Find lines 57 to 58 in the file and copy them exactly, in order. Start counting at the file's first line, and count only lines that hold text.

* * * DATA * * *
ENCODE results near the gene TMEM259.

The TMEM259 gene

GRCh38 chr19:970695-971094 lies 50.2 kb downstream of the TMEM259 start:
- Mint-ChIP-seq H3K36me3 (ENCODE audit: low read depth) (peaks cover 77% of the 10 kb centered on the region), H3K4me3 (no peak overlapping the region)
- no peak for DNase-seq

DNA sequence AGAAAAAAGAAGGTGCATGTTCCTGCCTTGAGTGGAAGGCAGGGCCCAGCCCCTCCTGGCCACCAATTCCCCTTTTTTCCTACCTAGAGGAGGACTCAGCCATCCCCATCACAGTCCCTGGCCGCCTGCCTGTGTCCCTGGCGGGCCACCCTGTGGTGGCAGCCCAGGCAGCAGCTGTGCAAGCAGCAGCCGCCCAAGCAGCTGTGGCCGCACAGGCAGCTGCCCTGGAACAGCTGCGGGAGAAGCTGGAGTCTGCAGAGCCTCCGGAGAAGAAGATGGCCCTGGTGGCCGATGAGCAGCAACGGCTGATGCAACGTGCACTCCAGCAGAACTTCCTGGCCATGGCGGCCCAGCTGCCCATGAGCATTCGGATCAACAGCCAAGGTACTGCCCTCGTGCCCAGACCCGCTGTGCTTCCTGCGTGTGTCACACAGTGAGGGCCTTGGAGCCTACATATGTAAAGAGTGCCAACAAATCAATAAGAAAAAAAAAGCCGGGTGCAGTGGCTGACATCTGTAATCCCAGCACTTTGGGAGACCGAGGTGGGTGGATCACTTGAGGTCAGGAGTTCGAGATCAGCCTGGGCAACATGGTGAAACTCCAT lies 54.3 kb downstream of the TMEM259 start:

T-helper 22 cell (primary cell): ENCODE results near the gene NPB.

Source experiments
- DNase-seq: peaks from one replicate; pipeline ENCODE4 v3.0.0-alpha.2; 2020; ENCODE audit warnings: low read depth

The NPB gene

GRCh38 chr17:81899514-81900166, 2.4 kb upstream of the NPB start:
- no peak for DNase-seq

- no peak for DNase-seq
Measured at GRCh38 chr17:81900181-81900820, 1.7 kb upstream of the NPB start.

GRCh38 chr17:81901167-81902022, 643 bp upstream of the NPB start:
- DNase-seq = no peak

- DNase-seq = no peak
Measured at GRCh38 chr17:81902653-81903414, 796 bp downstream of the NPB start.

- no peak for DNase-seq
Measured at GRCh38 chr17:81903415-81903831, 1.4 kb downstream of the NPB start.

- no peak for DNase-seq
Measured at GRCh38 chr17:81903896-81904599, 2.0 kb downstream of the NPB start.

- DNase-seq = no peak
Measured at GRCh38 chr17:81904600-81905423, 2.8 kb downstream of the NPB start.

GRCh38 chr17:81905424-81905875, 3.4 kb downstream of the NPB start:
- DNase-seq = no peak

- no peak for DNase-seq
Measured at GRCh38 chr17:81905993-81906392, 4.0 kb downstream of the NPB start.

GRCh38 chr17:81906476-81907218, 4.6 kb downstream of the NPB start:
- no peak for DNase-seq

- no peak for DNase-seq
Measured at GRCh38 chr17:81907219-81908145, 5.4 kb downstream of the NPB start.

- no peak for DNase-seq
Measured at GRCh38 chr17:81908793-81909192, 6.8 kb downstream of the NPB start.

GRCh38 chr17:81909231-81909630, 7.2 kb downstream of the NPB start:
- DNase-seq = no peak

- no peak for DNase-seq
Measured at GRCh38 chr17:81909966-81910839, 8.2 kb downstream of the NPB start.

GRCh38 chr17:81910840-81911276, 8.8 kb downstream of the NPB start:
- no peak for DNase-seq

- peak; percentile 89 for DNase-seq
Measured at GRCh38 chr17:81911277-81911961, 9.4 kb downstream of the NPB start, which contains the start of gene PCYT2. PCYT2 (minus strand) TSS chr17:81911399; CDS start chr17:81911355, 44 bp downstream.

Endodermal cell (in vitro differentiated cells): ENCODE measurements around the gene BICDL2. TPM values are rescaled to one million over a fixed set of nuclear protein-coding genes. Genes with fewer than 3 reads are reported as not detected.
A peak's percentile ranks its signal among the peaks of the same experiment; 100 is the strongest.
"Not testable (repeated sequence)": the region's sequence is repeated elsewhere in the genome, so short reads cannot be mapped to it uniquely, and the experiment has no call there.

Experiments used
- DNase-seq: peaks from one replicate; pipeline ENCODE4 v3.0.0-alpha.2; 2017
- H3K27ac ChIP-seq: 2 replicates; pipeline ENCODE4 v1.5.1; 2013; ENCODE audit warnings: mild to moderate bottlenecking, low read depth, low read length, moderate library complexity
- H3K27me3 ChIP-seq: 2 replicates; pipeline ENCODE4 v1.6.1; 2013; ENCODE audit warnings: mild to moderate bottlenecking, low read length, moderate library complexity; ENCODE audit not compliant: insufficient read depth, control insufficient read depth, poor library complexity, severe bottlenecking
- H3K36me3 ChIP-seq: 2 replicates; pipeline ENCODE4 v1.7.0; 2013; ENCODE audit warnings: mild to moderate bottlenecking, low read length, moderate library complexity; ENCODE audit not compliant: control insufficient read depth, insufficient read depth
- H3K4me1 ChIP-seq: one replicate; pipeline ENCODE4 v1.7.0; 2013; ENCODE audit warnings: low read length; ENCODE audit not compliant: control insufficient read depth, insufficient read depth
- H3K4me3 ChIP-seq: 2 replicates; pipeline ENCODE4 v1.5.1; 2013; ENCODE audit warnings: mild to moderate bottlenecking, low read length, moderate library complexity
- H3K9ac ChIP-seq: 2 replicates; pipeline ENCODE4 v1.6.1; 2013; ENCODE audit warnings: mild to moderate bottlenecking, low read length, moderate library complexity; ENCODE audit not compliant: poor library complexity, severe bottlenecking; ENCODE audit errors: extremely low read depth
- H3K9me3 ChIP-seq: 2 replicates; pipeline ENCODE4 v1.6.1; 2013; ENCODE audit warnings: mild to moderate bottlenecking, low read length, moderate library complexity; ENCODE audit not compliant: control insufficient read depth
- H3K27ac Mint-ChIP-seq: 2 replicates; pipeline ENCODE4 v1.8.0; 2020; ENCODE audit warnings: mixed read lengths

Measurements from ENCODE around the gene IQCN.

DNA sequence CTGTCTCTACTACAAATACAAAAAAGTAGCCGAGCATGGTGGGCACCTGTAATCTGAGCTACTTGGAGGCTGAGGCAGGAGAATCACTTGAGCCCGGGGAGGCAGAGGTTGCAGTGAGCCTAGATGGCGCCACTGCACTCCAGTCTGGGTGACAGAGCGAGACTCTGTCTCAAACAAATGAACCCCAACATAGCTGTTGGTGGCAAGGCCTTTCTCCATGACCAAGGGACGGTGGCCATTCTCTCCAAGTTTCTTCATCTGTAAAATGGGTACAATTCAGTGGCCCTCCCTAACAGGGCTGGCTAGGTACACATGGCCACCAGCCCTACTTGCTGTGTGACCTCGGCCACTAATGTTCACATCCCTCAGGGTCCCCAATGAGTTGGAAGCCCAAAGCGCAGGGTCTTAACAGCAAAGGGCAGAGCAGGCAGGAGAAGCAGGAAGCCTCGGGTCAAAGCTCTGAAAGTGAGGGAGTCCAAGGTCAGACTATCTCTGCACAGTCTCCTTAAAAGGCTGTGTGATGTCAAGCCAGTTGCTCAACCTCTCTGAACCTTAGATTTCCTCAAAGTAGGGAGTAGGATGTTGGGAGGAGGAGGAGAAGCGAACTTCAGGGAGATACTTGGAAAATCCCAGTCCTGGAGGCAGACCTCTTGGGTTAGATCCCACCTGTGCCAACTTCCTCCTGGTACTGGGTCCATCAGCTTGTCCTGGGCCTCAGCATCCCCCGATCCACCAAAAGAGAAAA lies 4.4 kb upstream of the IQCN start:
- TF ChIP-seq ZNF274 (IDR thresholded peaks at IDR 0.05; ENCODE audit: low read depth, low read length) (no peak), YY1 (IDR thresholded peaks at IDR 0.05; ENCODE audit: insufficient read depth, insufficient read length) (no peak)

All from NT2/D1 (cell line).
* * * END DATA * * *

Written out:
DNA sequence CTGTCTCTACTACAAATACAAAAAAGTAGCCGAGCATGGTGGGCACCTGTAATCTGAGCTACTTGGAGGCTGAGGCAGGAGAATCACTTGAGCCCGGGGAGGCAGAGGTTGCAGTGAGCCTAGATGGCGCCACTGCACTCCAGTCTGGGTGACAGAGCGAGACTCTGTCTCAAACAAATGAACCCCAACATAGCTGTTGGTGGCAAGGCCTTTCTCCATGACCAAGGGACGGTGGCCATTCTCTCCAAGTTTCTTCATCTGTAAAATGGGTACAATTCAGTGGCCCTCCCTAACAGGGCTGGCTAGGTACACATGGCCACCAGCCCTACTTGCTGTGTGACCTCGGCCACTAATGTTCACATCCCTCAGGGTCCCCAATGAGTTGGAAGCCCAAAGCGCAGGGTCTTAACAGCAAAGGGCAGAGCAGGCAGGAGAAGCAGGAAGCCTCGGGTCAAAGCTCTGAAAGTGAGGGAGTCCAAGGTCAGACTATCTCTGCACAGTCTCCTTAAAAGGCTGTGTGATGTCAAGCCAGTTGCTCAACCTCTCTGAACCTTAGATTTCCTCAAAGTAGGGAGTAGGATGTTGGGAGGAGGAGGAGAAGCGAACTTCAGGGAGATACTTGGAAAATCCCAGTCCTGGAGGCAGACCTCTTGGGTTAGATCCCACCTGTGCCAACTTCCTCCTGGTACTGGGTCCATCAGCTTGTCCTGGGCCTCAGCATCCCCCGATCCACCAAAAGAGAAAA lies 4.4 kb upstream of the IQCN start:
- TF ChIP-seq ZNF274 (IDR thresholded peaks at IDR 0.05; ENCODE audit: low read depth, low read length) (no peak), YY1 (IDR thresholded peaks at IDR 0.05; ENCODE audit: insufficient read depth, insufficient read length) (no peak)